Recent News

Recent News

Improved model of the carbon cycle can help verify reported emissions

Researchers at University of California and Max-Planck Institute for Biogeochemistry have created a more accurate model of global carbon cycling. The model better accounts for the contributions of Earth’s terrestrial ecosystems to atmospheric concentrations of the greenhouse gas carbon dioxide, a major source of uncertainty for scientists tallying global emissions. more

Land use changes cause the carbon sink to decline

Carbon sinks on the land surface mitigate the greenhouse effect. An international team of scientists has now determined that the vast majority of Europe’s total above-ground carbon storage is provided by the forests of Eastern Europe. However, this carbon sink has declined, mainly due to changes in land use.

Quantifying the strength of the land carbon sink

The world’s forests, grasslands, and other terrestrial ecosystems have played a substantial role in offsetting human carbon emissions—a capability that researchers say would be threatened by continued global change. more

African smoke over the Amazon

At certain times in the year, more soot particles reach the Amazon rainforest from bush fires in Africa than from regional fires. more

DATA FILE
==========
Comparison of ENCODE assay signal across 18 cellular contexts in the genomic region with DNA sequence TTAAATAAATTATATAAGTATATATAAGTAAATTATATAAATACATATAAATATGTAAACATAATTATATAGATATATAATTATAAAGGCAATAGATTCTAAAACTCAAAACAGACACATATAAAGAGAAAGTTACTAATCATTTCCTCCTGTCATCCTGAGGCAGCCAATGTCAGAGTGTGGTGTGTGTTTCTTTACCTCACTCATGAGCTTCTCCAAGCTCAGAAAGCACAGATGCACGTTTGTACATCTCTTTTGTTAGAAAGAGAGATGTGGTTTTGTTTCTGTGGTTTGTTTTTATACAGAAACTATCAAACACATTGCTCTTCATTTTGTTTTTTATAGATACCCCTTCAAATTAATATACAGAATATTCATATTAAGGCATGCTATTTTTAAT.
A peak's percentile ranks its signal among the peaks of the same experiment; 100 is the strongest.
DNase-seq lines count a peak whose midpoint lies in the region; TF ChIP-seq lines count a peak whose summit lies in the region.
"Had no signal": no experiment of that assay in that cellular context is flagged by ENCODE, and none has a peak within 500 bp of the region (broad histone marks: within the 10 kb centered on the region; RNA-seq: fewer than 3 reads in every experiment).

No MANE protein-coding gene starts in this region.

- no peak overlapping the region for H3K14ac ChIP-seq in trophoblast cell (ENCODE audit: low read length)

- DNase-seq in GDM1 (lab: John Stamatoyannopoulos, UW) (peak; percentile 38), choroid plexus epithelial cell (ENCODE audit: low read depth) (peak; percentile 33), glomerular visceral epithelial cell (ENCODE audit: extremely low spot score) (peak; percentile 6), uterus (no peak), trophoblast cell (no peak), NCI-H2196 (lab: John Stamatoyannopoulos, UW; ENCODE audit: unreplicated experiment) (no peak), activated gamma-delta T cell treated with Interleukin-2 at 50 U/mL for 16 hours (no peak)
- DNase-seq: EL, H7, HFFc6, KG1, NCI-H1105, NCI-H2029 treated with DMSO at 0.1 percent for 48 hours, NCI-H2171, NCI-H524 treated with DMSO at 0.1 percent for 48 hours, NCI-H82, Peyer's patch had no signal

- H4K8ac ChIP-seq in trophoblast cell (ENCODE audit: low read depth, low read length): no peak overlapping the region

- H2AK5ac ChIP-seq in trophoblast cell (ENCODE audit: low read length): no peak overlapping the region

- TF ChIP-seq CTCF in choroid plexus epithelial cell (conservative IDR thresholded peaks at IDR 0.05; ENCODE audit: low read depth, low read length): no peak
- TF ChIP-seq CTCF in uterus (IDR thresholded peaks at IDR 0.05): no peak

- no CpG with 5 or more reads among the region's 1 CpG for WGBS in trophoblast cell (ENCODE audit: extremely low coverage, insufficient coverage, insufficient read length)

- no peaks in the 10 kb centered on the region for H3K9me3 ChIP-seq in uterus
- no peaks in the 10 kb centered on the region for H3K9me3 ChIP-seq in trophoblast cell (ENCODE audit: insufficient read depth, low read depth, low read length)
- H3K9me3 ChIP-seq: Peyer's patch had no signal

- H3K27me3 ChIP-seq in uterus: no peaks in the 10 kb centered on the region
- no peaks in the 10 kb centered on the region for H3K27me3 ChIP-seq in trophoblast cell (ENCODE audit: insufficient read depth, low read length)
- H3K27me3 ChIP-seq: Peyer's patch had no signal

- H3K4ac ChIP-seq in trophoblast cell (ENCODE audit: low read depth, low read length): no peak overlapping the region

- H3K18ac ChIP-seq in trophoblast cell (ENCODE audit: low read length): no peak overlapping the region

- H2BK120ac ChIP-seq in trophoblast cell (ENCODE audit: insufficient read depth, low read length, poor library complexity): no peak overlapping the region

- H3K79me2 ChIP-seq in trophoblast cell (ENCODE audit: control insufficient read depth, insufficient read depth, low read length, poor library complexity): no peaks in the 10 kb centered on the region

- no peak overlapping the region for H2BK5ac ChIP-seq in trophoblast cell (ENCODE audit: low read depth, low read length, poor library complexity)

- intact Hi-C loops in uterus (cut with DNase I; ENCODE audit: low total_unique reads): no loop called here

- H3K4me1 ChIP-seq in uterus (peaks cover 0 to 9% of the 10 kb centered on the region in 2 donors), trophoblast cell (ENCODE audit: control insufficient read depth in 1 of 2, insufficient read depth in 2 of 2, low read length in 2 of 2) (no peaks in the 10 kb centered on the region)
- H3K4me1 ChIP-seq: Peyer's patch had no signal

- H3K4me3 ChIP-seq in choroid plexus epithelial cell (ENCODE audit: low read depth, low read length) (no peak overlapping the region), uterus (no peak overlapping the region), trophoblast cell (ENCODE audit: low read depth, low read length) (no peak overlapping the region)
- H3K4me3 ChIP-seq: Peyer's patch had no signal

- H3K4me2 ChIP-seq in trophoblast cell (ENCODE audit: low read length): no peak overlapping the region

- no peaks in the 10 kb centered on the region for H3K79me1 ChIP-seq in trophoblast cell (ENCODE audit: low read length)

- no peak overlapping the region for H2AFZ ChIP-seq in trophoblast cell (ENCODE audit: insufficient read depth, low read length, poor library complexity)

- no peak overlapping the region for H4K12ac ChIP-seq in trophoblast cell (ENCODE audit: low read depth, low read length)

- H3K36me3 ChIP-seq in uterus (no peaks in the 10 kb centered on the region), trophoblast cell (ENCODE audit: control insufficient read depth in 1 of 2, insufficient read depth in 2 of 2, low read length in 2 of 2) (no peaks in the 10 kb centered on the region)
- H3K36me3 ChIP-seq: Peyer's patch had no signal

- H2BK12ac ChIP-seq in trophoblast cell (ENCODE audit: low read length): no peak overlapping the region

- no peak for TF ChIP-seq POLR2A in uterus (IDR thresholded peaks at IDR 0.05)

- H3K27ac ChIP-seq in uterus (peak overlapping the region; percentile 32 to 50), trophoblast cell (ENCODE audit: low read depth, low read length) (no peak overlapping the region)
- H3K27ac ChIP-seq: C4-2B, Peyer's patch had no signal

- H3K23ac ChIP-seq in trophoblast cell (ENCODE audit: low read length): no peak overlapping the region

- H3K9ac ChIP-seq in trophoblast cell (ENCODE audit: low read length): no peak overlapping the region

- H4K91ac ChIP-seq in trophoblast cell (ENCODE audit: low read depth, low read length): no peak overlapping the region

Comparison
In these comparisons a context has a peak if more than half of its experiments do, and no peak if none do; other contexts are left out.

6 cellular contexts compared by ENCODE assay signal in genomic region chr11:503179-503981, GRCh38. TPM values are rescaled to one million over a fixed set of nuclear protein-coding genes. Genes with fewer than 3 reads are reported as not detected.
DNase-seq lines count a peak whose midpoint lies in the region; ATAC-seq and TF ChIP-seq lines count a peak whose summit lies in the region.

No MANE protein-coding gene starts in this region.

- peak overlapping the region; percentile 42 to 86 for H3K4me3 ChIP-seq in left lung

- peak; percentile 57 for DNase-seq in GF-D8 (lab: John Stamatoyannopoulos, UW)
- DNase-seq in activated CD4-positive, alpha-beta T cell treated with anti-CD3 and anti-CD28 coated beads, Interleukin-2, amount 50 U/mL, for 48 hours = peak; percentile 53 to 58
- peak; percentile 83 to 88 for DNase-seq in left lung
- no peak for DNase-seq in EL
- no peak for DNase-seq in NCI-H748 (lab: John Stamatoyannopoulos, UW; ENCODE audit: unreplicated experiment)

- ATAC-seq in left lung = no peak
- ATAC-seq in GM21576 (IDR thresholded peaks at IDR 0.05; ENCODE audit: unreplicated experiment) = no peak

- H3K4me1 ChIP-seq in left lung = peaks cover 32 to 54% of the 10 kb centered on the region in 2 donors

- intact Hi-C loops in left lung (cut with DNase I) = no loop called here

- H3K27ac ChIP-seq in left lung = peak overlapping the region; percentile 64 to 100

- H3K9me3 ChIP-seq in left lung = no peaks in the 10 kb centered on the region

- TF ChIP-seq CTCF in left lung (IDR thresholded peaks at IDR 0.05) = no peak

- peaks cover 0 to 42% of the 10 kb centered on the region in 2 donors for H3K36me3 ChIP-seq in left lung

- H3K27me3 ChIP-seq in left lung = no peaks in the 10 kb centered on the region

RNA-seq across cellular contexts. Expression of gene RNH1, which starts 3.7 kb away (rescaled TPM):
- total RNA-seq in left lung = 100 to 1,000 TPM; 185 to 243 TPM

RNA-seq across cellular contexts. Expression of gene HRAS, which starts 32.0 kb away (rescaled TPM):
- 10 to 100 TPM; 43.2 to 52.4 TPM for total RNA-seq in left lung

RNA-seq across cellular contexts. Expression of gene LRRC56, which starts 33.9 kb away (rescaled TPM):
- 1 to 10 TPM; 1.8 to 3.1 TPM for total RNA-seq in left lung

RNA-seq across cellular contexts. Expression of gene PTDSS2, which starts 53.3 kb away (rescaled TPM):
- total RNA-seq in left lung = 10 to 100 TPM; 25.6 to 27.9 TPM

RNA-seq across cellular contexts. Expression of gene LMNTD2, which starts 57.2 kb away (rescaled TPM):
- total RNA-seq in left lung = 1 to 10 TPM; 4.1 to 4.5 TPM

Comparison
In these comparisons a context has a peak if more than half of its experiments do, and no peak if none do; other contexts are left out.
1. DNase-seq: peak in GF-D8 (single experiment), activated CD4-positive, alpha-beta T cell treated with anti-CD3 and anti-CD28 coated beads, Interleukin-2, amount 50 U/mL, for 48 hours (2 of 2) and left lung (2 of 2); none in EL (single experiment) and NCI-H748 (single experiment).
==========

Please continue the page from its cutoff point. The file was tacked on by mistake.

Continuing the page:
Anna Michalak appointed as External Scientific Member of the Max Planck Institute for Biogeochemistry

Anna Michalak, Director of the Department of Global Ecology at the Carnegie Institution for Science and Professor in the Departments of Earth System Science and of Biology at Stanford University, has been appointed External Scientific Member of the Max Planck Institute for Biogeochemistry. more

New AI for Flora Incognita

Germany's most popular plant identification app "Flora Incognita" has been further upgraded by a new artificial intelligence. This triples the number of plant species that can be identified up to 16,000. In addition, the app is now available in 20 different languages and also in offline mode. more

At the end of the dry season: CO<sub>2</sub> pulses over Australia

End-of-dry-season CO2 pulses recur each year in the atmosphere above the Australian continent. Analyses show that CO2 emissions spike when heavy rain falls on dried-out soil, thus activating microorganisms in that soil. The findings suggest that dry regions have a greater influence on the variations in the global carbon cycle than previously thought. more

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